The Zen Diaries of Garry Shandling
Garry Shandling, Jim Carrey, Conan O’Brien, Kevin Nealon, Bob Saget, Linda Doucett
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…dramatic, often hilarious, ultimately profound and highly emotional…
Pre-internet, for many people in Australia, Garry Shandling arrived on our shores in 1986 with It’s Garry Shandling’s Show. We hadn’t seen anything like it, as this postmodern take on the sitcom format broke every rule in the book, and the show developed a cult following, with its creator cementing it years later with The Larry Sanders Show between 1992 – 1998.
When Shandling passed away in 2016, there was an outcry from North America, where comedians – through podcasts and online followings – paid their respects to a comedy genius. One of his loudest champions was Judd Apatow, now a comedy industry in his own right, who was given plenty of breaks early on by Shandling, and has now directed this personal, grandiose documentary.
With AAA footage, journals and talent, Apatow has constructed an exhaustive and entertaining film, and unlike his later feature films (This is 40, Funny People), the extraordinary length of the enterprise is actually for the audience’s benefit. When after more than 4 hours, Apatow reveals the secret to Shandling’s being, you would be hard pressed not to tear up at a beautiful but complicated life that you have just had presented before you.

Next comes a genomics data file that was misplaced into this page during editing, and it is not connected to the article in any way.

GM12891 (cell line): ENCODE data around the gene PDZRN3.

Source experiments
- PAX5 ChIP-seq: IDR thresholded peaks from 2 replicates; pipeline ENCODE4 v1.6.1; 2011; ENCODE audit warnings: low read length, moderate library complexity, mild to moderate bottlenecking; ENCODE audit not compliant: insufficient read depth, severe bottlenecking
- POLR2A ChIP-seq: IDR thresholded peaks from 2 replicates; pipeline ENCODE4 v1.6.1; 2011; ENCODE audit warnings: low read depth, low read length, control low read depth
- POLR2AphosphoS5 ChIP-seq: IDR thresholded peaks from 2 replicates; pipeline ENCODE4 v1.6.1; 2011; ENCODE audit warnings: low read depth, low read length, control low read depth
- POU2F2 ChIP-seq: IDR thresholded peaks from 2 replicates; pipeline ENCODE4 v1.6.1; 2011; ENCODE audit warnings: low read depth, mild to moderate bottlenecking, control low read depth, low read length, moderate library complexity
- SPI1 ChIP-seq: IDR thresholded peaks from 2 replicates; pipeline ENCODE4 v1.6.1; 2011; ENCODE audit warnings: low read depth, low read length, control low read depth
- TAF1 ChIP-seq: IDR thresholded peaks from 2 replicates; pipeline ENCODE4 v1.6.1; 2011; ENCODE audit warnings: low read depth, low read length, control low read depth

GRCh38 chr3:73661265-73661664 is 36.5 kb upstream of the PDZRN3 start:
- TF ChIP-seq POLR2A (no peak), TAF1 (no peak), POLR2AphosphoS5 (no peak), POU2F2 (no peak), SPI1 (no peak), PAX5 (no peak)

Divided into two eps, the first part charts Shandling’s childhood and family life, the journey to comedy, all the way up until the launch of The Larry Sanders Show. Part two ends with the comedian’s memorial service where anyone who is anyone was moved to laughter and tears in equal measure.
A bunch of talent – Jim Carrey, Sacha Baron Cohen, Jay Leno, etc – is interviewed sitting down in conversation with Apatow, who appears often and makes for a sensational, knowing moderator; whilst others – Seinfeld, Alec Baldwin, Tom Petty, Chris Rock, etc, etc – are captured in intimate behind the scenes footage during Garry’s often filmed career.
The Zen Diaries of Garry Shandling fills in a lot of gaps about Shandling’s life and career, especially for Australian audiences, and does it in a dramatic, often hilarious, ultimately profound and highly emotional way. It’s a highly fitting tribute to a comedy genius who touched millions of lives on a macro level, but here we discover the hundreds that he affected daily, and how.
At a minimum, you will be hunting down a DVD copy of The Larry Sanders Show to check out the special features, which this documentary poses was Garry’s final masterpiece.